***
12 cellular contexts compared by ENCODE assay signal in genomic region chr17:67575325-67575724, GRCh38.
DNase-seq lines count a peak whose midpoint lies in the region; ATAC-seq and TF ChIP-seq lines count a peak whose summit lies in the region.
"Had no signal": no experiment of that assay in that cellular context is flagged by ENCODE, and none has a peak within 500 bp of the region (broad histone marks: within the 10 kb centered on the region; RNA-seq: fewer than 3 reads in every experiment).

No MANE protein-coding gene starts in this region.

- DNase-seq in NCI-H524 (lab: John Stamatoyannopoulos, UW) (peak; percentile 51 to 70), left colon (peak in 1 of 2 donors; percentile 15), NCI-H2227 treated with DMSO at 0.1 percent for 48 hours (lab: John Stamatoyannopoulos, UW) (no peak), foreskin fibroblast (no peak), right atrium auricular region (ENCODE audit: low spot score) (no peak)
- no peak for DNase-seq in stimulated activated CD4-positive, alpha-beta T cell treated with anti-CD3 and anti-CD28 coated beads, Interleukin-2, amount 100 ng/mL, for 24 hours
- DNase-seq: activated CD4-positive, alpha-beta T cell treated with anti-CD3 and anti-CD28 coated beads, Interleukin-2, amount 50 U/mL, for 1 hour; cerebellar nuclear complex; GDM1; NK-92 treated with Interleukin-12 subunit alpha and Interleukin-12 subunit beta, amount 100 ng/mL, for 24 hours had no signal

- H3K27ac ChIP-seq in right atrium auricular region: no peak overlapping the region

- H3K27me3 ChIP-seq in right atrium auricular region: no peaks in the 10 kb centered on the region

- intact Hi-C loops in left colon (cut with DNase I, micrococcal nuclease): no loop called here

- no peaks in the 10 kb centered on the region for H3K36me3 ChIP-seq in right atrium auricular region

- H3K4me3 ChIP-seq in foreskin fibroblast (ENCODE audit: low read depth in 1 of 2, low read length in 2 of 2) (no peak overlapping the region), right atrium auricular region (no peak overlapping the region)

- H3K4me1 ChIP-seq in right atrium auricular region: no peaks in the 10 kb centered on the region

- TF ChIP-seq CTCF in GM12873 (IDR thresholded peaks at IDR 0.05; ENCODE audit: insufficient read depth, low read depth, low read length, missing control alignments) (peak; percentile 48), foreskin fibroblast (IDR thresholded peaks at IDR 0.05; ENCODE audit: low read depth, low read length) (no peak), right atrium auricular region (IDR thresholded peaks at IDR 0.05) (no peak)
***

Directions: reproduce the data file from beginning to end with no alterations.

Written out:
12 cellular contexts compared by ENCODE assay signal in genomic region chr17:67575325-67575724, GRCh38.
DNase-seq lines count a peak whose midpoint lies in the region; ATAC-seq and TF ChIP-seq lines count a peak whose summit lies in the region.
"Had no signal": no experiment of that assay in that cellular context is flagged by ENCODE, and none has a peak within 500 bp of the region (broad histone marks: within the 10 kb centered on the region; RNA-seq: fewer than 3 reads in every experiment).

No MANE protein-coding gene starts in this region.

- DNase-seq in NCI-H524 (lab: John Stamatoyannopoulos, UW) (peak; percentile 51 to 70), left colon (peak in 1 of 2 donors; percentile 15), NCI-H2227 treated with DMSO at 0.1 percent for 48 hours (lab: John Stamatoyannopoulos, UW) (no peak), foreskin fibroblast (no peak), right atrium auricular region (ENCODE audit: low spot score) (no peak)
- no peak for DNase-seq in stimulated activated CD4-positive, alpha-beta T cell treated with anti-CD3 and anti-CD28 coated beads, Interleukin-2, amount 100 ng/mL, for 24 hours
- DNase-seq: activated CD4-positive, alpha-beta T cell treated with anti-CD3 and anti-CD28 coated beads, Interleukin-2, amount 50 U/mL, for 1 hour; cerebellar nuclear complex; GDM1; NK-92 treated with Interleukin-12 subunit alpha and Interleukin-12 subunit beta, amount 100 ng/mL, for 24 hours had no signal

- H3K27ac ChIP-seq in right atrium auricular region: no peak overlapping the region

- H3K27me3 ChIP-seq in right atrium auricular region: no peaks in the 10 kb centered on the region

- intact Hi-C loops in left colon (cut with DNase I, micrococcal nuclease): no loop called here

- no peaks in the 10 kb centered on the region for H3K36me3 ChIP-seq in right atrium auricular region

- H3K4me3 ChIP-seq in foreskin fibroblast (ENCODE audit: low read depth in 1 of 2, low read length in 2 of 2) (no peak overlapping the region), right atrium auricular region (no peak overlapping the region)

- H3K4me1 ChIP-seq in right atrium auricular region: no peaks in the 10 kb centered on the region

- TF ChIP-seq CTCF in GM12873 (IDR thresholded peaks at IDR 0.05; ENCODE audit: insufficient read depth, low read depth, low read length, missing control alignments) (peak; percentile 48), foreskin fibroblast (IDR thresholded peaks at IDR 0.05; ENCODE audit: low read depth, low read length) (no peak), right atrium auricular region (IDR thresholded peaks at IDR 0.05) (no peak)